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Description

Marseniopsis, n. gen.

 

 

The Marseniopsides differ strikingly from the other Marseniad genera. They form a beautiful transition-link between the diclinous and the androgynous (Marsenina, Onchidiopsis) Marseniadæ, and distinctly demonstrate a unity of relationship which makes it impossible to split up the family. In their general form they agree with the Onchidiopsides; the superior part of the body is hemispherical, as if distended; the mantle margin is thick and swollen; the external mouth lies far forwards. They have, however, no right exhalent fold nor associated semi-canal, and the branchial folia rather resemble those of the Marseniæ. The mandibular plates are narrower, and, on the whole, smaller, than in other Marseniadæ. The lingual armature, on the other hand, agrees exactly with that of the androgynous forms; outside the lateral teeth there are, in addition, two hooked plates. The Marseniopsides have the sexes separate. The anatomical relations resemble most closely those of the Chelyonoti; the inferior portion of the vas deferens does not lie freely in the lower body-cavity; the penis most nearly resembles that of the Marseniæ proper. The shell is also, on the whole, like that of the typical Marseniæ.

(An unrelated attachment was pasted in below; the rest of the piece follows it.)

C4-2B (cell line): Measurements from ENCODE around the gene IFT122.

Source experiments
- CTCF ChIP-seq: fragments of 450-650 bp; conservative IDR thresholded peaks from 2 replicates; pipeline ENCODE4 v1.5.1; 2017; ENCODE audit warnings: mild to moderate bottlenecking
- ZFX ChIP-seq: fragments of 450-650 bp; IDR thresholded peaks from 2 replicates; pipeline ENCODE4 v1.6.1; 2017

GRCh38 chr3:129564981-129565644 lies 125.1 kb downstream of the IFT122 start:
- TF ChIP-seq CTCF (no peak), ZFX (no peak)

The only representatives of the genus, as yet known, are the two new South Sea1 species about to be described.

 

 

1According to a note which I made in 1873, in the British Museum, there is a specimen there, obtained in “Sholl Bay, Strait of Magellan,” which might perhaps, belong to this genus.

 

 

(Bergh, 1886: 18-19)

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Creative Commons Attribution Non Commercial 3.0 (CC BY-NC 3.0)

© National Museum of Natural History, Smithsonian Institution

Source: Antarctic Invertebrates Website (NMNH)

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